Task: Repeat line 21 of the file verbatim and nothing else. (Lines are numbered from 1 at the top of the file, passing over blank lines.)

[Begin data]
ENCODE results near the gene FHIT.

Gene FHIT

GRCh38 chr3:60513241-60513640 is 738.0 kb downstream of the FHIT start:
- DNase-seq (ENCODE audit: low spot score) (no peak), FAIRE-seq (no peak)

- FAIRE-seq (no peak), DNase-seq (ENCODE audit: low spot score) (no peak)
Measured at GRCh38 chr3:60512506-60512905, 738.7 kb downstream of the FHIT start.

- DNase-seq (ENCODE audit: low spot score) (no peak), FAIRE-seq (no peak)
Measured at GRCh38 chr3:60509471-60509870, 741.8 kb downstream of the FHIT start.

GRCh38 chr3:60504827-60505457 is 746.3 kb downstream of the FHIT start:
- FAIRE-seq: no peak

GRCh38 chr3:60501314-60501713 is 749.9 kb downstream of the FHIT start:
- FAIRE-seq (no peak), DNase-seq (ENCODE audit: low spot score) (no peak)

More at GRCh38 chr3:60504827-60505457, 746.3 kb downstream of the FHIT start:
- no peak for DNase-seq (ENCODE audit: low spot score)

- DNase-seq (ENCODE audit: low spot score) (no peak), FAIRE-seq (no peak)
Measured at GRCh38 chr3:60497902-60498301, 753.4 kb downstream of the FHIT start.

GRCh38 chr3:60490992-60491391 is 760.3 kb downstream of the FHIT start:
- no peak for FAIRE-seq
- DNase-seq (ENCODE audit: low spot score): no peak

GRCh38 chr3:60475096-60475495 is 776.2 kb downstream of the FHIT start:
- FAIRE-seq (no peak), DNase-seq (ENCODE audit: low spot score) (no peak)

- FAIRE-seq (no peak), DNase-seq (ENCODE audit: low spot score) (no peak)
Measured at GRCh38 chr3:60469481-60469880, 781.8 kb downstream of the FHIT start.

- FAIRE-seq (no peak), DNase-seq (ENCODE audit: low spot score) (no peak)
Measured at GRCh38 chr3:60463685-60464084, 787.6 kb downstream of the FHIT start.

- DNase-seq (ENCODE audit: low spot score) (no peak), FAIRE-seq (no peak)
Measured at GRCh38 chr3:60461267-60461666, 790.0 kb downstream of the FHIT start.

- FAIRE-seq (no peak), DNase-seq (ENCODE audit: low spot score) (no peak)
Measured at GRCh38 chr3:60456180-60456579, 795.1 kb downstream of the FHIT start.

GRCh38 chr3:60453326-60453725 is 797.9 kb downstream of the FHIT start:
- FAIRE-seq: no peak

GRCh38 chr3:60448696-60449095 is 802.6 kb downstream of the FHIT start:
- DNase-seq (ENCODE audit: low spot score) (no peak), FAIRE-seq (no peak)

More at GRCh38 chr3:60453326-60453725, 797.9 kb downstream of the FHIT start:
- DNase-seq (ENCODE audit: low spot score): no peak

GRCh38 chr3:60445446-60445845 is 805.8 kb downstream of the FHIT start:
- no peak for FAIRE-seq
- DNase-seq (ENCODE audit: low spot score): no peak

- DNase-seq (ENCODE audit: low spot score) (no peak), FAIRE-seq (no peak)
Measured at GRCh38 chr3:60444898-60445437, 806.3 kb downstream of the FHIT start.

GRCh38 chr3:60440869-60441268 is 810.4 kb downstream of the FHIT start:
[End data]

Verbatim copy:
- FAIRE-seq (no peak), DNase-seq (ENCODE audit: low spot score) (no peak)